According to the Alliance for Excellent Education, many of the more than 700,000 students who leave U.S. high schools without a diploma have low literacy rates. Furthermore, over 60 percent of middle and high school students scored below “proficient” level in overall reading achievements. Why are literacy rates important and what can be done to improve them in the U.S.? To learn more, check out the infographic below created by the University of Cincinnati’s Online Master of Education program.
Literacy Rates in the U.S.
The ability to read is an essential skill that affects nearly everything else that we do in life. Proficiency in reading is something that everyone should aspire to. Unfortunately, only the minority of students are currently reaching it. The 2013 National Assessment of Educational Progress Reading Test revealed that over 60% of middle and high school students scored below the “proficient” level in reading achievement. About 37% of 12th graders were only able to read at the basic level and 25% scored even lower. The data came from the 2013 National Assessment of Educational Progress Reading Test.
There are three types of functional English literacy: prose, document and quantitative. The prose involves knowledge and skills needed to perform prose tasks. Examples of this include news stories, brochures and instructional materials. Document requires abilities to process documentary tasks such as job applications, transportation schedules, food labels, maps, payroll forms and similar things. Quantitative requires an aptitude for numerical processing. For instance, people routinely have to compute their grocery needs, cooking ratios, time to complete tasks and so on. Sometimes it is necessary to balance a checkbook, calculate a tip, or fill out an order form.
There are four literacy levels: below basic, basic, intermediate and proficient. A score at the “below basic” level indicates no more than the most simple literacy skills. Meanwhile, basic level learners should be able to perform everyday literacy activities with little trouble. At the intermediate level, individuals are able to perform the more challenging activities. At the very top is the proficiency level, which indicates the presence of skills necessary to perform the most complex and challenging tasks. Those who are considered proficient can breeze through regular activities and can take on the more difficult jobs.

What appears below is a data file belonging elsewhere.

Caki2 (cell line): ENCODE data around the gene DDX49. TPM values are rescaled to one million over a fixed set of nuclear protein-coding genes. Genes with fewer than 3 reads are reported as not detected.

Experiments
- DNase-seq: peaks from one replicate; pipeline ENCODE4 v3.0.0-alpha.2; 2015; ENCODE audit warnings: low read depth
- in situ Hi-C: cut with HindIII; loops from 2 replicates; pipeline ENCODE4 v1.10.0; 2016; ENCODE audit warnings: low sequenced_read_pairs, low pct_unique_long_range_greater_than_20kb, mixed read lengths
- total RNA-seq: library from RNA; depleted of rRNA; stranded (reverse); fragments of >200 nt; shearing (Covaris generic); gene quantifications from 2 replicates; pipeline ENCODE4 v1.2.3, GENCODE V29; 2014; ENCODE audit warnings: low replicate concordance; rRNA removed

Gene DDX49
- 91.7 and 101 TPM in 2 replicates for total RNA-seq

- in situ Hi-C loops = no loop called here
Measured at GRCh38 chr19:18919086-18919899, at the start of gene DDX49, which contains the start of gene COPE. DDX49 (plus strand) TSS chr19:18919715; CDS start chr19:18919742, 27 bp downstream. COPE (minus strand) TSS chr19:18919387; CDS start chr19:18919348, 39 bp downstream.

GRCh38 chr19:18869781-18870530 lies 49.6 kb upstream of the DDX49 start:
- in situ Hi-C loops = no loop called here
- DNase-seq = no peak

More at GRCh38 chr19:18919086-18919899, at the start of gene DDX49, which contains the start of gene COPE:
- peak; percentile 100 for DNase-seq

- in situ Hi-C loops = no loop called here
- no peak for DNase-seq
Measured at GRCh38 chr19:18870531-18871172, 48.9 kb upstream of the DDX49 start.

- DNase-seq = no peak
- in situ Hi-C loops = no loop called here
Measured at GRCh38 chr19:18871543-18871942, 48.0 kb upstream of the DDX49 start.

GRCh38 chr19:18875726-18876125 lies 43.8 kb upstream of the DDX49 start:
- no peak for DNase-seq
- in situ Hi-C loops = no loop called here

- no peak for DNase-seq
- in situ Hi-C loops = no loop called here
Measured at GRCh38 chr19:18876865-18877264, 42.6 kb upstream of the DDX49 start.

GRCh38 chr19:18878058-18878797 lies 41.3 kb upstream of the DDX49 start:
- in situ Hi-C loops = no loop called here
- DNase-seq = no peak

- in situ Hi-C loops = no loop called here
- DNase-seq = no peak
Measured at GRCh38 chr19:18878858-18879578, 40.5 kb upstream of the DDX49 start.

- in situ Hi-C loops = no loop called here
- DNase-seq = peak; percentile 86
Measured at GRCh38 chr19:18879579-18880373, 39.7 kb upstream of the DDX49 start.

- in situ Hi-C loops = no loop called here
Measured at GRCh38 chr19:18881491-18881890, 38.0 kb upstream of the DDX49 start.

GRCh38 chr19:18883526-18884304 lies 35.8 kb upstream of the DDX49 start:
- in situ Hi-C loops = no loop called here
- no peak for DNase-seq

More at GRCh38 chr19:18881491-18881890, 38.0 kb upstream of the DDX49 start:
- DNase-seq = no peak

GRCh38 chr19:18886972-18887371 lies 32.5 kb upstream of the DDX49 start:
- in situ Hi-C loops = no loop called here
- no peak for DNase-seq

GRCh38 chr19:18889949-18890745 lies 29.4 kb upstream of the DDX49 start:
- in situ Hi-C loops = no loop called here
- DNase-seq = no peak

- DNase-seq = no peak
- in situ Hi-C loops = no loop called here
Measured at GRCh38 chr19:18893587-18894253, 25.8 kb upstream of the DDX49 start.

Challenges of Low Literacy
Low literacy rates present a number of challenges for individuals and families. For instance, 44 million adults are unable to read simple stories to their children. Because children pick up their parents’ habits, infrequent readers are likely to pass on this trait. The chances of employment are also impacted. As many as 52% of adults who read below the 5th grade level are out of the labor force and have a difficult time finding work. Education is a major determinant. Half of adults without a high school diploma have difficulty reading.
Benefits of High Literacy Rates
On the other side of things, high literacy definitely has its perks. Adults who are proficient readers tend to earn a much greater income than average. They also enjoy more employment opportunities. Studies show that the likelihood of employment goes up as an individual becomes a better reader. Up to 78% of excellent readers are employed compared to just 45% of those with less than ideal skills. It was also found that about 60% of employees with high literacy rates have jobs in management, business, financial or professional sectors.
Improving Literacy in Middle and High Schools
Reading may seem like a simple skill to some, but it can be difficult to master for many. As we have seen, this has enormous consequences for both the individual and the country as a whole. Educators need to step up to bridge the gap in order for all children to have a bright future ahead of them. There are a number of effective classroom and intervention practices that teachers can use to improve outcomes. Start by identifying the most common problem areas for struggling readers. These include vocabulary, comprehension, fluency, word decoding, phonics, and phonological and phonetic awareness.
The next step would be to provide solutions for each of these problem areas. For instance, it would be helpful to provide explicit vocabulary instruction. Time should be devoted to the widening of the students’ range of known words. They should be taught to embrace the unknown instead of being intimidated by it. After all, the dictionary is always there for assistance. Teachers should also provide direct and explicit comprehension lessons. It is not enough to merely read the words on the page. Students must be able to get a clear grasp of what it all means on a deeper level.
Instructors should provide their classes with opportunities for extended discussion of the text’s meaning. Short stories, poems and novels need to be dissected to get to the bottom of every element. After all, words can have different meanings and context can drastically affect what is being said. There is also a need to enhance student motivation and engagement in class. The discussions should be done in fresh and exciting new ways to capture interest. Another solution is to make intensive and personalized interventions available for struggling readers. They are the ones who require the most attention.
Technology can be harnessed to boost this campaign. Schools can use electronic references, such as dictionaries and encyclopedias, to provide students with instant access to learning aids. Teachers can use videos, animations and diagrams to illustrate a point. They may also use text-to-speech software, spell checkers, word prediction apps and other related programs. Instructors must think of creative ways to incorporate these widely available digital tools to enhance classroom discussions.